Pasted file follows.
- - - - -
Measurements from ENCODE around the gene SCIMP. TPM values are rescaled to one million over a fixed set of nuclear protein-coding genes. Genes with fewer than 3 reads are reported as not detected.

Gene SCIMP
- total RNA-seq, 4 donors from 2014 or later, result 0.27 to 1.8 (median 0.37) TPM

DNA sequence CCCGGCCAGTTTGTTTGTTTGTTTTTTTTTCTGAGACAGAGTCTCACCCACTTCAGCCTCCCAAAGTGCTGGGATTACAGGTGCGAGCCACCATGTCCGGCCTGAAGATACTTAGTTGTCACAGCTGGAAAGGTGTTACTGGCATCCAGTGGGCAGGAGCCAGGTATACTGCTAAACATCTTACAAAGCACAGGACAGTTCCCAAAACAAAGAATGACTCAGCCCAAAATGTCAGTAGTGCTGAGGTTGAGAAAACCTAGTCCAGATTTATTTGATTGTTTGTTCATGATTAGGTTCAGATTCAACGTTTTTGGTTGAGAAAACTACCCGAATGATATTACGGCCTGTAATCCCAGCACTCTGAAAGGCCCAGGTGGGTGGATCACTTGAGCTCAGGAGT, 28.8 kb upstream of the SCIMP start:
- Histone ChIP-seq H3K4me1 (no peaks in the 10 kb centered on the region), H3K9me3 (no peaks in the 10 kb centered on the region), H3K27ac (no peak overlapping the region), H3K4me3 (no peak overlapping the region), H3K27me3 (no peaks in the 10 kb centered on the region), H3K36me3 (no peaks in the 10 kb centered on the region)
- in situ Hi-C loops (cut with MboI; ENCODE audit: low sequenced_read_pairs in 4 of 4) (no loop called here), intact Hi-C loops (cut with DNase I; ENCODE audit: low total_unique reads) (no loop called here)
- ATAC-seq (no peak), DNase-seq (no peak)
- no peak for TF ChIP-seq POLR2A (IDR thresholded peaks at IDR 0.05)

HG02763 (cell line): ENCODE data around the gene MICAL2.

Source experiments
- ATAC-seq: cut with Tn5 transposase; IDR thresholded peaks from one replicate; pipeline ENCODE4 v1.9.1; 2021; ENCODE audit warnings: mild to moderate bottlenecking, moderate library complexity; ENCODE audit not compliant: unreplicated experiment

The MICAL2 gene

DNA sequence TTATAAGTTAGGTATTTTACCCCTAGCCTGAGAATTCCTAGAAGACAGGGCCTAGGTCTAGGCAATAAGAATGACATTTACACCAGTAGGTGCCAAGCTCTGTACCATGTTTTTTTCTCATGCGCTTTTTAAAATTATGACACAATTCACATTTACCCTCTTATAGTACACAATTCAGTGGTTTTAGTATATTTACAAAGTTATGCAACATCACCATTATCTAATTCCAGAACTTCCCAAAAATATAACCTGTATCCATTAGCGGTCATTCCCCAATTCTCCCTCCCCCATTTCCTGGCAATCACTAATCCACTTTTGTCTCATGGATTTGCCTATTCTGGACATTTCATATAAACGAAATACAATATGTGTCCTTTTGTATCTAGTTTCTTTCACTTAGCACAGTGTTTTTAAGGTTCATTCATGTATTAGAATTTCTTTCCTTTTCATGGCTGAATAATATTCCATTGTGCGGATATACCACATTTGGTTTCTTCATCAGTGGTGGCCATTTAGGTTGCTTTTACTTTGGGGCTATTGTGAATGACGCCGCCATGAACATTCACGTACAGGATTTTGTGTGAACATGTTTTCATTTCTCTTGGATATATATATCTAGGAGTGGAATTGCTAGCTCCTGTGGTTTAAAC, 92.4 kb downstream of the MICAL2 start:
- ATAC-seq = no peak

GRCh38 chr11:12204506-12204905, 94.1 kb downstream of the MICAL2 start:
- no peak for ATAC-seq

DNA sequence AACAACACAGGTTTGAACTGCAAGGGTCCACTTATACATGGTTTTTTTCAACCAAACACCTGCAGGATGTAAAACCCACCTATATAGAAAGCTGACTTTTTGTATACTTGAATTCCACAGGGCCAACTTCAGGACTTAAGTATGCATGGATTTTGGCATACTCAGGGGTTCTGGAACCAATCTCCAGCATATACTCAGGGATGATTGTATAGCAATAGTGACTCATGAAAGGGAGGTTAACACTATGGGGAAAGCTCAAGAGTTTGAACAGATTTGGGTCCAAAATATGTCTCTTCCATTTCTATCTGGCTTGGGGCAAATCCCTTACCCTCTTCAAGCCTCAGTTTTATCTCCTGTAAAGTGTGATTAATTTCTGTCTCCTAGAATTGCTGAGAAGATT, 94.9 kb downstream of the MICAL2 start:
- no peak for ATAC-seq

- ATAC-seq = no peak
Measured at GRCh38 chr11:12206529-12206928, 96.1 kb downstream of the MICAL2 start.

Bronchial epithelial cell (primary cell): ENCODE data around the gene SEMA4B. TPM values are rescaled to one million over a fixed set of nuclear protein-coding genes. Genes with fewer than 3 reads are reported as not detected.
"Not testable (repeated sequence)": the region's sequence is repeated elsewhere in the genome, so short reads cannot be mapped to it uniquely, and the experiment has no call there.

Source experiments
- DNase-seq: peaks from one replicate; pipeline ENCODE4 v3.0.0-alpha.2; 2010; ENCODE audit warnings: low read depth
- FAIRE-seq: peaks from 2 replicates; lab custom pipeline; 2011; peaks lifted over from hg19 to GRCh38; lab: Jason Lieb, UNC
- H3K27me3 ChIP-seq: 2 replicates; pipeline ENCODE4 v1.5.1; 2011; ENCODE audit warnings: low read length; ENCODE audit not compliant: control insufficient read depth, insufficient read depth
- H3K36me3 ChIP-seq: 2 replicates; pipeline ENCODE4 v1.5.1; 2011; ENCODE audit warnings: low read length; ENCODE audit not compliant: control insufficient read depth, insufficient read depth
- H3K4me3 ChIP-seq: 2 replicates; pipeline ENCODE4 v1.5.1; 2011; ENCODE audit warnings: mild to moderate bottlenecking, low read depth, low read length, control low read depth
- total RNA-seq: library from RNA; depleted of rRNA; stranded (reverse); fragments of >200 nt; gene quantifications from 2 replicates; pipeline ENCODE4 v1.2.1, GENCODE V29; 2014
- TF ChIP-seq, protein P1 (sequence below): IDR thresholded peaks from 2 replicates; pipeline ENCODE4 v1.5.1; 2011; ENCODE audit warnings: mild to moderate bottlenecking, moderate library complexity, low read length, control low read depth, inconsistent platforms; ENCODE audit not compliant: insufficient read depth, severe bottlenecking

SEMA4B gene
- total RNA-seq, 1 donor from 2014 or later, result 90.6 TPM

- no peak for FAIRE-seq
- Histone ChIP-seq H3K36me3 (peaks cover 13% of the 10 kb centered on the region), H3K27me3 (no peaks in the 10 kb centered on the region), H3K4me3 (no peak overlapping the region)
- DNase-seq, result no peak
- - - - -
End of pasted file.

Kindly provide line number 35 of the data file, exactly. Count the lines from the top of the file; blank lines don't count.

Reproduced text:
- DNase-seq, result no peak